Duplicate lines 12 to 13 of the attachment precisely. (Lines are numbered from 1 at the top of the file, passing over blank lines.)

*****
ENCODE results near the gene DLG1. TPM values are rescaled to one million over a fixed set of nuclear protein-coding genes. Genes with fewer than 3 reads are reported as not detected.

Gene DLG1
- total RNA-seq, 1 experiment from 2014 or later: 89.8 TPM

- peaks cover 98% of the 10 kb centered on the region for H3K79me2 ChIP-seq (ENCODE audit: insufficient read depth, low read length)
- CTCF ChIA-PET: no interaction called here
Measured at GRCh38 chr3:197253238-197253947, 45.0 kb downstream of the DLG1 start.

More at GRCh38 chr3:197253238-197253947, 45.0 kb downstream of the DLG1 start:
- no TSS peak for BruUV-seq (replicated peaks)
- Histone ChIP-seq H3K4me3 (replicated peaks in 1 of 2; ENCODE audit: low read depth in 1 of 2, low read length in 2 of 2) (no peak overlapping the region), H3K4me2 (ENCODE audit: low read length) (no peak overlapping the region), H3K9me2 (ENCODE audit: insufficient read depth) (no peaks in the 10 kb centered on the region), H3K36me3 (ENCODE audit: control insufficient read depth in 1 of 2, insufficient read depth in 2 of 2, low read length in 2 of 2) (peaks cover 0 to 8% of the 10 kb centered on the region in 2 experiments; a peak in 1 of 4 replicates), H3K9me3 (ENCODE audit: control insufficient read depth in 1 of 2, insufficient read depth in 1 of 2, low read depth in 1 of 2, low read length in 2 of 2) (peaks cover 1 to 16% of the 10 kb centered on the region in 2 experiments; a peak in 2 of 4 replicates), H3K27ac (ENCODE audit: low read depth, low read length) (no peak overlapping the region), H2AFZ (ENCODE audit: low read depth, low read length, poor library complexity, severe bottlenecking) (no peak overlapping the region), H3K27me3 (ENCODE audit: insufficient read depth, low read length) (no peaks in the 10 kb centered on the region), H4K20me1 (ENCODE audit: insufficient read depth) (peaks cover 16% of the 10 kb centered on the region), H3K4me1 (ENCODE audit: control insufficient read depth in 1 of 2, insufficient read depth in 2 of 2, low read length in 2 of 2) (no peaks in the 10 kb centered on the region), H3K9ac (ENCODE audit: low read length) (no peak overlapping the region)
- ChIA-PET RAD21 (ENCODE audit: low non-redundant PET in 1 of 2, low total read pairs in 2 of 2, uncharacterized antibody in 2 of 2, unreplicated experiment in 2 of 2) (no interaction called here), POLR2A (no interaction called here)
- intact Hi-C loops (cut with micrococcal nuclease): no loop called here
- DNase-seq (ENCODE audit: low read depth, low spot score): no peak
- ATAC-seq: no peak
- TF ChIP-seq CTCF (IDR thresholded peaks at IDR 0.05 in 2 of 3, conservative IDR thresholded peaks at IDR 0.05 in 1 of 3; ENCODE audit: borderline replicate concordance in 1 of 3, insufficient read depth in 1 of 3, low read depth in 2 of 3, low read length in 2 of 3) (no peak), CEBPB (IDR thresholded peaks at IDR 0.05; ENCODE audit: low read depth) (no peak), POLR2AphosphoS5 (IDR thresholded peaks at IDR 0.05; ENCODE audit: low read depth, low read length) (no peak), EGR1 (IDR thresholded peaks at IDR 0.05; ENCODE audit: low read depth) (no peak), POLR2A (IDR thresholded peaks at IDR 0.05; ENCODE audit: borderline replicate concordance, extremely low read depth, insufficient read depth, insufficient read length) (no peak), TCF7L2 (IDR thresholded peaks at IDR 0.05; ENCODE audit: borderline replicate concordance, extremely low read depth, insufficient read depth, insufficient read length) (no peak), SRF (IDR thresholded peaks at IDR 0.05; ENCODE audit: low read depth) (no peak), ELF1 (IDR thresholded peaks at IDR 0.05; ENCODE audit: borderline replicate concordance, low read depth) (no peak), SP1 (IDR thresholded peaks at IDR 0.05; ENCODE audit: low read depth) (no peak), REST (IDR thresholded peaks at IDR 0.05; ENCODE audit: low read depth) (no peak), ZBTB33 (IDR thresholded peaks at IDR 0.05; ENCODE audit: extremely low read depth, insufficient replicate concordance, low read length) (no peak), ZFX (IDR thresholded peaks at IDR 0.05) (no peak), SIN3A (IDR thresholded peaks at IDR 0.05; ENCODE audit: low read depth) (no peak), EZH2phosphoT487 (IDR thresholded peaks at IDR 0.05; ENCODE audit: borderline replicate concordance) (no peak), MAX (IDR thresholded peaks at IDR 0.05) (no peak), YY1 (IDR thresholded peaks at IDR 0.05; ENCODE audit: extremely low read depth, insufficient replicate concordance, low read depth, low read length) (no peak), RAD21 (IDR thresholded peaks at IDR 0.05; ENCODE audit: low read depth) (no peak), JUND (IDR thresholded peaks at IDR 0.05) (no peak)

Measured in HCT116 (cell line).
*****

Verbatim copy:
- DNase-seq (ENCODE audit: low read depth, low spot score): no peak
- ATAC-seq: no peak